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Why looking for a catalyst is not always helpful

Published

2019

Wed

23

Oct

Anet Ahern, CEO, PSG Asset Management

 

As any parent of young children will attest, the need to know “why” and “when” is a natural human tendency. It is also the mainstay of daily market commentary and investment articles. Human beings believe that if we know why something happened, it will help us make sense of it and form a better basis for future decisions. We want a thread of causality – and, if at all possible, a linear one with a timeline.

 

Investors are sceptical about South Africa

When considering an investment that is in any way connected to what happens in South Africa (notably in SA Inc.-related shares and local government bonds), investors are sceptical. They ask why the investment case will materialise, why the value the buyer sees will be recognised by the market and why low valuations will improve. Investors want a checklist that states what needs to be in place for the thesis to be proven right, and by when.

 

No guarantees

Checklists can be useful in investment decision making. They help keep emotions out of decisions  and often highlight risks. But even when used well, checklists come with no guarantees. Although they can help to assess and determine the investment case and the quality of the investment, they don’t tell us when a revaluation will happen.

 

The build-up to a bubble or market crisis is usually insidious, and its full impact is only felt later. This was the case with both the global financial crisis and state capture in South Africa. Both took years to develop and while (with hindsight) the signs were there that an unhealthy situation was evolving, the depth of the damage was only known and reflected in asset prices much later.

 

Looking to economic data to identify the ideal buying opportunity is a hit-or-miss strategy

Over the past 90 years, the US economy has had 14 recessions. However, not every end of a recession coincided with a long-term buying opportunity. Where a recession did provide a buying opportunity, a big stock price move often took place before the economic picture improved. The best example of this was the sharp market recovery from early March 2009 – which was three months before the recession ended. The market was up some 20% by the time the recession officially ended, and by even more by the time the associated economic data came out. A sell strategy based on the absence of economic growth can be risky.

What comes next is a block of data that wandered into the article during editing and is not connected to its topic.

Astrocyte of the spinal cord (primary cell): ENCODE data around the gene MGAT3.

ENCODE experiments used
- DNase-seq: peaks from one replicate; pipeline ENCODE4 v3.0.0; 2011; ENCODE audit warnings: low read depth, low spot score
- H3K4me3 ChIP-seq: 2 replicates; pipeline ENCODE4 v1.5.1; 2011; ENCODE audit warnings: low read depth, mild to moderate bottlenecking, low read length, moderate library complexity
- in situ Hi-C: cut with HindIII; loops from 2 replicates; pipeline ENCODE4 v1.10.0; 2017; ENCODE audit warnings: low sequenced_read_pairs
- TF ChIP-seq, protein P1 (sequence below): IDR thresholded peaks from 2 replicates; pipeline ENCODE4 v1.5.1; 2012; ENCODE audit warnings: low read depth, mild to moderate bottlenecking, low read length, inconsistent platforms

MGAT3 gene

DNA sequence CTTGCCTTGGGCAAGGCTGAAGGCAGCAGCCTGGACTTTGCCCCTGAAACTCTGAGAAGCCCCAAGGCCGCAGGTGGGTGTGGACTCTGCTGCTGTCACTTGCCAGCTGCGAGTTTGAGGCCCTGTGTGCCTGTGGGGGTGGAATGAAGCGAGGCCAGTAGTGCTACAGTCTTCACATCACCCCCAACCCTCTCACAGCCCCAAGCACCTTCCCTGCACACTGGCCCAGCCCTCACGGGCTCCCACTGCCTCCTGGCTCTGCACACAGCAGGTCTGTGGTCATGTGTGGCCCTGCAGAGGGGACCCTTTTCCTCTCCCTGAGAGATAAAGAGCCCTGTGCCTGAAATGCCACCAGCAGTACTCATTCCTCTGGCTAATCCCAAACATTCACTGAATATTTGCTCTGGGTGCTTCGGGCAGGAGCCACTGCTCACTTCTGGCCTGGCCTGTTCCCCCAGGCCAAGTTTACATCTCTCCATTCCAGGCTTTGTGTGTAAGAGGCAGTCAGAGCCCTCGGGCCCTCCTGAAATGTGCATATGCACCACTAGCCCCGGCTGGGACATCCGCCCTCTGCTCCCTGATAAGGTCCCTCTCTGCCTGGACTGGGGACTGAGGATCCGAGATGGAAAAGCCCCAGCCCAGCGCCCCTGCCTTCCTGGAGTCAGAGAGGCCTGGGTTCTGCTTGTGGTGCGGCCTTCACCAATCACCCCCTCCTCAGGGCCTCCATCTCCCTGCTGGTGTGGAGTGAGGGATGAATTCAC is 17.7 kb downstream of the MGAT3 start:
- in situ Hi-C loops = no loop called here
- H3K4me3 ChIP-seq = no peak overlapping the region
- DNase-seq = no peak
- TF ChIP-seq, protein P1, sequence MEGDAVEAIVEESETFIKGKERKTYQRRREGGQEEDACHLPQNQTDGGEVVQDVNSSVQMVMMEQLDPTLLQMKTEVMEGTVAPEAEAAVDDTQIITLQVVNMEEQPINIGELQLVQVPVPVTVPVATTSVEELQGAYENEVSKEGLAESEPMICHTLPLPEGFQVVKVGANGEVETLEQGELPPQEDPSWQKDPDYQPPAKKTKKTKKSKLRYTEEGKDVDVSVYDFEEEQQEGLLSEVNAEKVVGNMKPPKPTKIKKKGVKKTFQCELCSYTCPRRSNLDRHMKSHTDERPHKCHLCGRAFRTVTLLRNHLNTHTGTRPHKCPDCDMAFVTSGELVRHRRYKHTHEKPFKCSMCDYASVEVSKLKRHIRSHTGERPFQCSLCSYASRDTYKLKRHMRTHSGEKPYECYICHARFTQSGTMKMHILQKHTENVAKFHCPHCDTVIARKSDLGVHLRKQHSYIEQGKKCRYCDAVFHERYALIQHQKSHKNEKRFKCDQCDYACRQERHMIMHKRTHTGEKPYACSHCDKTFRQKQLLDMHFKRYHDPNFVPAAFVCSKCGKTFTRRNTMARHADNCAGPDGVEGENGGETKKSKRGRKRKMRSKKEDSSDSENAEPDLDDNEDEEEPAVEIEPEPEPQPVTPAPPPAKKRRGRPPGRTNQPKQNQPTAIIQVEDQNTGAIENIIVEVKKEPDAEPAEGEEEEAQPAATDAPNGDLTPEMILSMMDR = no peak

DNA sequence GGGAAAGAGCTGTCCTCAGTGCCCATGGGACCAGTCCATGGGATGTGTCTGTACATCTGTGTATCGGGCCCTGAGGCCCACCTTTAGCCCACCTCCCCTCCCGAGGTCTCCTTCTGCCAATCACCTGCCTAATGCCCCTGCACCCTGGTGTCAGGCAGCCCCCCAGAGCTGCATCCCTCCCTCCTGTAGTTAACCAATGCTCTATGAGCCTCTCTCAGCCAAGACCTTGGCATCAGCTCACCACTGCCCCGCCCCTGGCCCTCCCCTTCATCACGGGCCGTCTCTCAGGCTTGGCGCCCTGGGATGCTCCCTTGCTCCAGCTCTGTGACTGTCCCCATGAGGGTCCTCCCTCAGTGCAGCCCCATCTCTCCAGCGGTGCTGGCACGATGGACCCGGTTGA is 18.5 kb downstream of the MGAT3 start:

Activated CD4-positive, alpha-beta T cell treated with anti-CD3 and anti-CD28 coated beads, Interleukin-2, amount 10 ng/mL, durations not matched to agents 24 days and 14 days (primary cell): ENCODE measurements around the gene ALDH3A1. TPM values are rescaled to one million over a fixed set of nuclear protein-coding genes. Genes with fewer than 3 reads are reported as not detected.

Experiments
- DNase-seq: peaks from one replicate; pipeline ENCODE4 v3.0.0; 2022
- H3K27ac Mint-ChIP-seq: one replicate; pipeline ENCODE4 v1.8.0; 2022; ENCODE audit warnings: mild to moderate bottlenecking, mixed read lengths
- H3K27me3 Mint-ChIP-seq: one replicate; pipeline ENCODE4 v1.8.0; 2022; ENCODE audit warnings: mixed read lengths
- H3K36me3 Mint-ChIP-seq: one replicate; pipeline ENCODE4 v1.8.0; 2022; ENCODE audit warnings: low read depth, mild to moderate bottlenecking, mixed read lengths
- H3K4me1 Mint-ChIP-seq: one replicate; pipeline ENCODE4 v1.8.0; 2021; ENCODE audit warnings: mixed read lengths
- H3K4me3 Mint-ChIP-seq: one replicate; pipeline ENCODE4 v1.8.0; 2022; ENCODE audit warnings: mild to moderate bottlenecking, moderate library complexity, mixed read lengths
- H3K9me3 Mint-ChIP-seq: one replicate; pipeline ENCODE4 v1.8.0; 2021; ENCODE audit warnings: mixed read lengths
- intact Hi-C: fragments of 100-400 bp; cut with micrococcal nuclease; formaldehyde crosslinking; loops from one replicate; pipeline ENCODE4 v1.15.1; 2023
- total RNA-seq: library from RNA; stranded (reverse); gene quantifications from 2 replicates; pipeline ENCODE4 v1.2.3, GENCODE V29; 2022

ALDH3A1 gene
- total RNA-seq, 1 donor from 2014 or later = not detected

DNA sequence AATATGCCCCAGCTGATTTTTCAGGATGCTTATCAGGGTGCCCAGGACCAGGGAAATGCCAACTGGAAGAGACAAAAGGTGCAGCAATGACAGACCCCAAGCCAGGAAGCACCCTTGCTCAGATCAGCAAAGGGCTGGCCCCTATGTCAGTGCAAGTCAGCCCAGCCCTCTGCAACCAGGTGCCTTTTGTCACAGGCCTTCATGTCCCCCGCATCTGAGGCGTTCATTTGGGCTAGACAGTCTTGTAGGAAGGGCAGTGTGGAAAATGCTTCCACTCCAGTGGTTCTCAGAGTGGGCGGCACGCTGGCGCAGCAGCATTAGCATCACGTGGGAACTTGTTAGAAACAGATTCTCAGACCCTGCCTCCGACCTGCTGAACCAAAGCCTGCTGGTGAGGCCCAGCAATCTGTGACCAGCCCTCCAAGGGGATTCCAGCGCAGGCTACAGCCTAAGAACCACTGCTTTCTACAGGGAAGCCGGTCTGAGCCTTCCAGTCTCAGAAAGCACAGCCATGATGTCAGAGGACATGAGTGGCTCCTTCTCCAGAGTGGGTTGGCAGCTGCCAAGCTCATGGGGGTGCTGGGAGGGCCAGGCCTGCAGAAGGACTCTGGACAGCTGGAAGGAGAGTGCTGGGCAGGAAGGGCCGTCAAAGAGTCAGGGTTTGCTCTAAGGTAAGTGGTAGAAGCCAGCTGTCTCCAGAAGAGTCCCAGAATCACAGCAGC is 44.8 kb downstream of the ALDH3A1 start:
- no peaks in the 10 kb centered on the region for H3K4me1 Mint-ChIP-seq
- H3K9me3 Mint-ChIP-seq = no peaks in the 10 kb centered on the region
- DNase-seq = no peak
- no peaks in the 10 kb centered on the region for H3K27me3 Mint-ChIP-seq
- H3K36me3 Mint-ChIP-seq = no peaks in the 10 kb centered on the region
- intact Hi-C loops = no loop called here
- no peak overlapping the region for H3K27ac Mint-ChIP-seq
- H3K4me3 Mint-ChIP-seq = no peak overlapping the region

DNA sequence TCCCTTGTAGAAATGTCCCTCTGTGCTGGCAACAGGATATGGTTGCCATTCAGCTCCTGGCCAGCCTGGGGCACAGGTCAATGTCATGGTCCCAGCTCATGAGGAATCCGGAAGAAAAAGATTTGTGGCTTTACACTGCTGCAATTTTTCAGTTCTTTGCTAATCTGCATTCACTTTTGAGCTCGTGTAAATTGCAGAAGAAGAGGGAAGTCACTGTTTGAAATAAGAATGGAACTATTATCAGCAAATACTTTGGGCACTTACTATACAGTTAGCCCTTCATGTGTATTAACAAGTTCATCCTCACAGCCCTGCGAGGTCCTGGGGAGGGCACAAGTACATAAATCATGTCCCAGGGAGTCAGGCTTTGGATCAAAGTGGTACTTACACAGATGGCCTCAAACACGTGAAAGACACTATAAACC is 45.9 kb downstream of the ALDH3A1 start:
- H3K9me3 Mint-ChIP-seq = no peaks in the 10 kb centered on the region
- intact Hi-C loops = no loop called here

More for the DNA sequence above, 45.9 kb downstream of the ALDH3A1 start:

Starting valuations are more reliable indicators of future return potential

So, if forecasting, checklists and even economic data don’t always help, what does? One of the best indicators of future returns is the starting valuation. When considering the cyclically-adjusted price/earnings ratio of the S&P 500 over the past 20 years, for example, low starting valuations have historically preceded the highest annualised returns over the subsequent 10 years (and vice-versa). Even when a market is not cheap, you greatly improve the chances of good future returns if you can construct a portfolio of shares that trade at attractive valuations.

 

The outlook for SA investors

We acknowledge the seriousness of the issues in South Africa and look out for developments that we believe will improve the general structural health of the environment. Far from a timeline or definitive list, this approach is about acknowledging steps in the right direction, rather than arriving at a neat conclusion. The Ramaphosa administration’s approach to addressing some of its most pressing challenges in coming months will be informative.

 

In the meantime, we continue to seek out compelling long-term valuations and to focus on diligently understanding each investment in the funds and its associated risks. We believe that this allows us to plant the seeds for good long-term returns regardless of whether we are presented with obvious evidence that it is time to buy. 

 
Source: Andrea Kirk cdcom
 
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